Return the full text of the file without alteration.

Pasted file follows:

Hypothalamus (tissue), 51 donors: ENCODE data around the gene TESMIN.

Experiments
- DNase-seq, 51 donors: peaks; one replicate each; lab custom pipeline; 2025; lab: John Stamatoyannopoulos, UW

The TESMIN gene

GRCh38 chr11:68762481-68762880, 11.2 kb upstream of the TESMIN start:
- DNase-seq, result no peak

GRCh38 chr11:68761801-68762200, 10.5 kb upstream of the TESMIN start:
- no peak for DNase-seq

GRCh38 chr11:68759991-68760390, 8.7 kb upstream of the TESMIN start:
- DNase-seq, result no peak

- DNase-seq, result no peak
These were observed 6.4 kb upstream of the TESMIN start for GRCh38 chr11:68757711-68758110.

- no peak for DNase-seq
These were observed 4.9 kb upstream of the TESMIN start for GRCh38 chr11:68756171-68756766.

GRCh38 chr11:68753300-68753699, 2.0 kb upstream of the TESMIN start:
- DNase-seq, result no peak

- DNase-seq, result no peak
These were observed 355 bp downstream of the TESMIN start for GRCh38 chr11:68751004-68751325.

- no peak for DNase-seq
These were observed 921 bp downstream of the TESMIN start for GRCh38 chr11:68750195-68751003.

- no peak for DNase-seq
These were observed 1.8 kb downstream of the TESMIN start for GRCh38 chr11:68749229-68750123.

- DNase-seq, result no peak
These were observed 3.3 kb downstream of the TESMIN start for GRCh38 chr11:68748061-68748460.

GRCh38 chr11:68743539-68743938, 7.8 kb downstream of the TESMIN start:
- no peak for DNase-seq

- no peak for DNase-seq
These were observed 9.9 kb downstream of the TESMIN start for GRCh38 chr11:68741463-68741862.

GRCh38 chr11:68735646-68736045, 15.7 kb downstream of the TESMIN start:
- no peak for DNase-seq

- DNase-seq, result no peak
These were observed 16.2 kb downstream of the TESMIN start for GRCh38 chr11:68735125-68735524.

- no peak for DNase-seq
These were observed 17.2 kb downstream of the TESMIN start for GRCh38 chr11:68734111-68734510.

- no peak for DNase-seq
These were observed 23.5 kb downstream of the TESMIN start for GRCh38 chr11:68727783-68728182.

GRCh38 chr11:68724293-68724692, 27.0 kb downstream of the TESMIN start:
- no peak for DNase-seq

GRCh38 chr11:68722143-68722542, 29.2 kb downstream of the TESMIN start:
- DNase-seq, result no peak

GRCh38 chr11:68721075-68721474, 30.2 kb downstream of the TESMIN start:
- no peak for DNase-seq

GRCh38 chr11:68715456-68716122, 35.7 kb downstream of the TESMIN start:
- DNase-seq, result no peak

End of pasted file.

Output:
Hypothalamus (tissue), 51 donors: ENCODE data around the gene TESMIN.

Experiments
- DNase-seq, 51 donors: peaks; one replicate each; lab custom pipeline; 2025; lab: John Stamatoyannopoulos, UW

The TESMIN gene

GRCh38 chr11:68762481-68762880, 11.2 kb upstream of the TESMIN start:
- DNase-seq, result no peak

GRCh38 chr11:68761801-68762200, 10.5 kb upstream of the TESMIN start:
- no peak for DNase-seq

GRCh38 chr11:68759991-68760390, 8.7 kb upstream of the TESMIN start:
- DNase-seq, result no peak

- DNase-seq, result no peak
These were observed 6.4 kb upstream of the TESMIN start for GRCh38 chr11:68757711-68758110.

- no peak for DNase-seq
These were observed 4.9 kb upstream of the TESMIN start for GRCh38 chr11:68756171-68756766.

GRCh38 chr11:68753300-68753699, 2.0 kb upstream of the TESMIN start:
- DNase-seq, result no peak

- DNase-seq, result no peak
These were observed 355 bp downstream of the TESMIN start for GRCh38 chr11:68751004-68751325.

- no peak for DNase-seq
These were observed 921 bp downstream of the TESMIN start for GRCh38 chr11:68750195-68751003.

- no peak for DNase-seq
These were observed 1.8 kb downstream of the TESMIN start for GRCh38 chr11:68749229-68750123.

- DNase-seq, result no peak
These were observed 3.3 kb downstream of the TESMIN start for GRCh38 chr11:68748061-68748460.

GRCh38 chr11:68743539-68743938, 7.8 kb downstream of the TESMIN start:
- no peak for DNase-seq

- no peak for DNase-seq
These were observed 9.9 kb downstream of the TESMIN start for GRCh38 chr11:68741463-68741862.

GRCh38 chr11:68735646-68736045, 15.7 kb downstream of the TESMIN start:
- no peak for DNase-seq

- DNase-seq, result no peak
These were observed 16.2 kb downstream of the TESMIN start for GRCh38 chr11:68735125-68735524.

- no peak for DNase-seq
These were observed 17.2 kb downstream of the TESMIN start for GRCh38 chr11:68734111-68734510.

- no peak for DNase-seq
These were observed 23.5 kb downstream of the TESMIN start for GRCh38 chr11:68727783-68728182.

GRCh38 chr11:68724293-68724692, 27.0 kb downstream of the TESMIN start:
- no peak for DNase-seq

GRCh38 chr11:68722143-68722542, 29.2 kb downstream of the TESMIN start:
- DNase-seq, result no peak

GRCh38 chr11:68721075-68721474, 30.2 kb downstream of the TESMIN start:
- no peak for DNase-seq

GRCh38 chr11:68715456-68716122, 35.7 kb downstream of the TESMIN start:
- DNase-seq, result no peak